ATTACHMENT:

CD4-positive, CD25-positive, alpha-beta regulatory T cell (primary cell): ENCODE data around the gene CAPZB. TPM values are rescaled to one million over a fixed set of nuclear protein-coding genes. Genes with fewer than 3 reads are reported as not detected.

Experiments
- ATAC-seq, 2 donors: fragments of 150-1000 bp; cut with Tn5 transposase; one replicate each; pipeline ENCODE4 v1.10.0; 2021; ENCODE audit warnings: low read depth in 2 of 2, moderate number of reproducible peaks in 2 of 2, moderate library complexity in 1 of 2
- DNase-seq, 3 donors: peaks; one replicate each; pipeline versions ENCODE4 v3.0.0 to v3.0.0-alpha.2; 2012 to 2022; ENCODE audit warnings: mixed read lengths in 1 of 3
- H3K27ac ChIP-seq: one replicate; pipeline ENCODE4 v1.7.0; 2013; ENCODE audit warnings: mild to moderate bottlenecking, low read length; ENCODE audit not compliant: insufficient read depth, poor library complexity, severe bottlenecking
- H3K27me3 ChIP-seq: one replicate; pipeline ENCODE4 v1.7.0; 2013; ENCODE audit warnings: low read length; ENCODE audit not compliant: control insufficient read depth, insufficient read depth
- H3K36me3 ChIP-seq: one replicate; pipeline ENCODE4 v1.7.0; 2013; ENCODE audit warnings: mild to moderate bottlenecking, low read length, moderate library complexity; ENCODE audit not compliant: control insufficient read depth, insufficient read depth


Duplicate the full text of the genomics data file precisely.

CD4-positive, CD25-positive, alpha-beta regulatory T cell (primary cell): ENCODE data around the gene CAPZB. TPM values are rescaled to one million over a fixed set of nuclear protein-coding genes. Genes with fewer than 3 reads are reported as not detected.

Experiments
- ATAC-seq, 2 donors: fragments of 150-1000 bp; cut with Tn5 transposase; one replicate each; pipeline ENCODE4 v1.10.0; 2021; ENCODE audit warnings: low read depth in 2 of 2, moderate number of reproducible peaks in 2 of 2, moderate library complexity in 1 of 2
- DNase-seq, 3 donors: peaks; one replicate each; pipeline versions ENCODE4 v3.0.0 to v3.0.0-alpha.2; 2012 to 2022; ENCODE audit warnings: mixed read lengths in 1 of 3
- H3K27ac ChIP-seq: one replicate; pipeline ENCODE4 v1.7.0; 2013; ENCODE audit warnings: mild to moderate bottlenecking, low read length; ENCODE audit not compliant: insufficient read depth, poor library complexity, severe bottlenecking
- H3K27me3 ChIP-seq: one replicate; pipeline ENCODE4 v1.7.0; 2013; ENCODE audit warnings: low read length; ENCODE audit not compliant: control insufficient read depth, insufficient read depth
- H3K36me3 ChIP-seq: one replicate; pipeline ENCODE4 v1.7.0; 2013; ENCODE audit warnings: mild to moderate bottlenecking, low read length, moderate library complexity; ENCODE audit not compliant: control insufficient read depth, insufficient read depth